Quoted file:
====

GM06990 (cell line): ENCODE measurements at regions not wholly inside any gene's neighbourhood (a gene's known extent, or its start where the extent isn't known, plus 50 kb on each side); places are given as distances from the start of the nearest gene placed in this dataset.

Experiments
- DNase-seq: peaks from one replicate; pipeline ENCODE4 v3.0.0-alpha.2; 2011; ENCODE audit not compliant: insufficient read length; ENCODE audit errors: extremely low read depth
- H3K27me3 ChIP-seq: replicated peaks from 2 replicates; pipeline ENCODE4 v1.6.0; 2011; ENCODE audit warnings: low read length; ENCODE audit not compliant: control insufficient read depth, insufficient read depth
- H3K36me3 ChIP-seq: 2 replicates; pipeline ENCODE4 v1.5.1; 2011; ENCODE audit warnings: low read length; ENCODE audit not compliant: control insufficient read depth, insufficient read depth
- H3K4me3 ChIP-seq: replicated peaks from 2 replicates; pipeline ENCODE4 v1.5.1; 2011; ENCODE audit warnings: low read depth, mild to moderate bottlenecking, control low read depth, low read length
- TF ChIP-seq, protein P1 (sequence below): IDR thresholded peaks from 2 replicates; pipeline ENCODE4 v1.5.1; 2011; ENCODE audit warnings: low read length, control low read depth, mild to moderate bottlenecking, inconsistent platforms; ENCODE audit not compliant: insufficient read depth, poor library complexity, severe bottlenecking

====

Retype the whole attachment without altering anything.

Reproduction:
GM06990 (cell line): ENCODE measurements at regions not wholly inside any gene's neighbourhood (a gene's known extent, or its start where the extent isn't known, plus 50 kb on each side); places are given as distances from the start of the nearest gene placed in this dataset.

Experiments
- DNase-seq: peaks from one replicate; pipeline ENCODE4 v3.0.0-alpha.2; 2011; ENCODE audit not compliant: insufficient read length; ENCODE audit errors: extremely low read depth
- H3K27me3 ChIP-seq: replicated peaks from 2 replicates; pipeline ENCODE4 v1.6.0; 2011; ENCODE audit warnings: low read length; ENCODE audit not compliant: control insufficient read depth, insufficient read depth
- H3K36me3 ChIP-seq: 2 replicates; pipeline ENCODE4 v1.5.1; 2011; ENCODE audit warnings: low read length; ENCODE audit not compliant: control insufficient read depth, insufficient read depth
- H3K4me3 ChIP-seq: replicated peaks from 2 replicates; pipeline ENCODE4 v1.5.1; 2011; ENCODE audit warnings: low read depth, mild to moderate bottlenecking, control low read depth, low read length
- TF ChIP-seq, protein P1 (sequence below): IDR thresholded peaks from 2 replicates; pipeline ENCODE4 v1.5.1; 2011; ENCODE audit warnings: low read length, control low read depth, mild to moderate bottlenecking, inconsistent platforms; ENCODE audit not compliant: insufficient read depth, poor library complexity, severe bottlenecking